The most pressing humanitarian priority is increasing security for civilians by reforming the Congolese armed forces, expanding MONUC, and implementing the embargo on arms and natural resources. Pockets of violence, displacement, and need persist throughout the east, internally displaced people live just beyond the reach of assistance, and attempts by the displaced to return home are thwarted by fighting. The FARDC—the new Congolese national army—is the most serious threat. Despite a process of integration designed to create a professional defense force, the FARDC’s ill-trained and underpaid troops, a collection of former government and rebel forces, are abandoned by their commanders, forcing them to live off the backs of the population and opening the door to brutal abuse—particularly rape.
Civilians also come under attack from local militias and rebel groups seeking control over natural resources or fighting against neighboring governments. Joint operations between the FARDC and MONUC to subdue these groups have displaced hundreds of thousands since January 2006, with little strategic gain. MONUC has come under pressure from the U.S., its largest contributor, to pursue such a military solution, but neither MONUC nor the FARDC has the capacity to implement it.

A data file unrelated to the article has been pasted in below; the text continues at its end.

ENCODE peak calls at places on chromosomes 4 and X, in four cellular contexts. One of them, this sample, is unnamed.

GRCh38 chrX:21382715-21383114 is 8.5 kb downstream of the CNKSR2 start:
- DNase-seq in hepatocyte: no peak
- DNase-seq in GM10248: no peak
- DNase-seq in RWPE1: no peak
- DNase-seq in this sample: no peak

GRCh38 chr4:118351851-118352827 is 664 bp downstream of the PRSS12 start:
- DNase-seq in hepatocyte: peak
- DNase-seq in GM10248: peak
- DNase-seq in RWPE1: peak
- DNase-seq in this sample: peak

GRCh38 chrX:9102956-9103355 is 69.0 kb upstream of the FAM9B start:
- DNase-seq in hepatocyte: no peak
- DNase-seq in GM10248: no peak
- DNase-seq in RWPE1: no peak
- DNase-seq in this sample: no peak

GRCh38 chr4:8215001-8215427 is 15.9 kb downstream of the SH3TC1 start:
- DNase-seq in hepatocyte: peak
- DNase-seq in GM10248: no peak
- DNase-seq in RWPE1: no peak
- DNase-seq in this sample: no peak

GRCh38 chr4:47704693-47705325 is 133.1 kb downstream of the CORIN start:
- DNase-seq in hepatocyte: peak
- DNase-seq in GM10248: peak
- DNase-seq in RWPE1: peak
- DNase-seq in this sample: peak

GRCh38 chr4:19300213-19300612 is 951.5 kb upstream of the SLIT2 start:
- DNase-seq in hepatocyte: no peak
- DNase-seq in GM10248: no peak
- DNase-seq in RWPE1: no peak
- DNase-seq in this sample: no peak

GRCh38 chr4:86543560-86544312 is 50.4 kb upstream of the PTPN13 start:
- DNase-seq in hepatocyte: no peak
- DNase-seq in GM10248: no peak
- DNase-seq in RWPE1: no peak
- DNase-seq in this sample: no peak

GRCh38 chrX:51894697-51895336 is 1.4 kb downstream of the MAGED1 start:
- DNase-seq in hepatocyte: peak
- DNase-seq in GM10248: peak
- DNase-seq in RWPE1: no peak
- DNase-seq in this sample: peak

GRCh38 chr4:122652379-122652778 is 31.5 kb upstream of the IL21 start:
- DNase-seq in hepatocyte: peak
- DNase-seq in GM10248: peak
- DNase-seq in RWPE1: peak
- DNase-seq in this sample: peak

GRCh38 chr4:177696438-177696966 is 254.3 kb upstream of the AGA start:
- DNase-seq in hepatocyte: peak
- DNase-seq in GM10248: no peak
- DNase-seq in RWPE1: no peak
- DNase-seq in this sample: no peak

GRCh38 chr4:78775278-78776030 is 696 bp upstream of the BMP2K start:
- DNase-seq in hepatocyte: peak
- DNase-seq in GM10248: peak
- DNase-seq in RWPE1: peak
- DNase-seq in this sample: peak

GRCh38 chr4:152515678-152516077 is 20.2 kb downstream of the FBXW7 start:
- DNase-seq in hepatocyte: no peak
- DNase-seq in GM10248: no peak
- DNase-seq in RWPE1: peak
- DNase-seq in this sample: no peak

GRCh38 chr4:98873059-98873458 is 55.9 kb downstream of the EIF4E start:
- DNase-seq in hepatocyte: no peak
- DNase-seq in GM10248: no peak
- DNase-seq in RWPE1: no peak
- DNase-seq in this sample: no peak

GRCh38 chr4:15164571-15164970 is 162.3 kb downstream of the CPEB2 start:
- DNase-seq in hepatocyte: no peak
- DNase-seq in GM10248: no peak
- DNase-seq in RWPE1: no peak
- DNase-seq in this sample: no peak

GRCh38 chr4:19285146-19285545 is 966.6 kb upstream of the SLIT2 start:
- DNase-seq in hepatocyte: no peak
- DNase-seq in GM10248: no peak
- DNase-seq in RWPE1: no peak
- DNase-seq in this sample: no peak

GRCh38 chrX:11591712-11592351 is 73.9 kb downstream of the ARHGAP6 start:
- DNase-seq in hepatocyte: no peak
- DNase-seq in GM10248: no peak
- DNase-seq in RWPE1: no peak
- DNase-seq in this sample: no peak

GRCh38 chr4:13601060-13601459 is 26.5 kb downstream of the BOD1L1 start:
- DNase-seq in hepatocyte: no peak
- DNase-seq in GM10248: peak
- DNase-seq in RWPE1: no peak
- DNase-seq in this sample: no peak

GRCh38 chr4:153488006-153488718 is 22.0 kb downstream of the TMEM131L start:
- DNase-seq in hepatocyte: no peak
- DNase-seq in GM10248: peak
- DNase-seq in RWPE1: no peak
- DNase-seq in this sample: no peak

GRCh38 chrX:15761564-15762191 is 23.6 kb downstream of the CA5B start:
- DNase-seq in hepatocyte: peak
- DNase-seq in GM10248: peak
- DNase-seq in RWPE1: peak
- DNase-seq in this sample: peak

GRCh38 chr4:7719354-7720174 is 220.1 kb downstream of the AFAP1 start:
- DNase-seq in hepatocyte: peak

In addition, the UN Security Council recently extended an embargo on the fl ow of weapons and the natural resources that pay for them to and from the DRC. MONUC again does not have the capacity to monitor and enforce this embargo, despite a specific mandate to do so, due to a lack of troops, equipment, and intelligence capabilities. The embargo is crucial to choking off the source of confl ict in the DRC, but has never been respected. Rwanda and Uganda have a particular role to play in this regard, and the ongoing flow of arms from their territories into eastern DRC demonstrates their failure.